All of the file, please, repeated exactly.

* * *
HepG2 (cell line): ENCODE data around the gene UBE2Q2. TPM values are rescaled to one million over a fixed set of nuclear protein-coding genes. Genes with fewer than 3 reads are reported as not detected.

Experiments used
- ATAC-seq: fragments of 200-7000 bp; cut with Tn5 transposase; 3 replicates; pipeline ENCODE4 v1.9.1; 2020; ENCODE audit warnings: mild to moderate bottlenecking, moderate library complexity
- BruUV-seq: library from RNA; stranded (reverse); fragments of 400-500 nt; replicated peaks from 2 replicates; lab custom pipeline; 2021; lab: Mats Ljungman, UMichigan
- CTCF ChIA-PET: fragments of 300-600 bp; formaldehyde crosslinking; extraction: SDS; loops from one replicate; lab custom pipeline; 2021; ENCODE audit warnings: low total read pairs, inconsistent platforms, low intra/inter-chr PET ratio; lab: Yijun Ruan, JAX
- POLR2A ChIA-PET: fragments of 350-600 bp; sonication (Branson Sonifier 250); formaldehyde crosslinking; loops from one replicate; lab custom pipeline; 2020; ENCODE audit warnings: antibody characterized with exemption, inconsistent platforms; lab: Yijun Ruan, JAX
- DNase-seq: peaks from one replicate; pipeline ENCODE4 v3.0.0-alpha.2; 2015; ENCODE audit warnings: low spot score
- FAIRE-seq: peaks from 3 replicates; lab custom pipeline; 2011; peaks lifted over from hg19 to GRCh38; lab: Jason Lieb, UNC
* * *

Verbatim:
HepG2 (cell line): ENCODE data around the gene UBE2Q2. TPM values are rescaled to one million over a fixed set of nuclear protein-coding genes. Genes with fewer than 3 reads are reported as not detected.

Experiments used
- ATAC-seq: fragments of 200-7000 bp; cut with Tn5 transposase; 3 replicates; pipeline ENCODE4 v1.9.1; 2020; ENCODE audit warnings: mild to moderate bottlenecking, moderate library complexity
- BruUV-seq: library from RNA; stranded (reverse); fragments of 400-500 nt; replicated peaks from 2 replicates; lab custom pipeline; 2021; lab: Mats Ljungman, UMichigan
- CTCF ChIA-PET: fragments of 300-600 bp; formaldehyde crosslinking; extraction: SDS; loops from one replicate; lab custom pipeline; 2021; ENCODE audit warnings: low total read pairs, inconsistent platforms, low intra/inter-chr PET ratio; lab: Yijun Ruan, JAX
- POLR2A ChIA-PET: fragments of 350-600 bp; sonication (Branson Sonifier 250); formaldehyde crosslinking; loops from one replicate; lab custom pipeline; 2020; ENCODE audit warnings: antibody characterized with exemption, inconsistent platforms; lab: Yijun Ruan, JAX
- DNase-seq: peaks from one replicate; pipeline ENCODE4 v3.0.0-alpha.2; 2015; ENCODE audit warnings: low spot score
- FAIRE-seq: peaks from 3 replicates; lab custom pipeline; 2011; peaks lifted over from hg19 to GRCh38; lab: Jason Lieb, UNC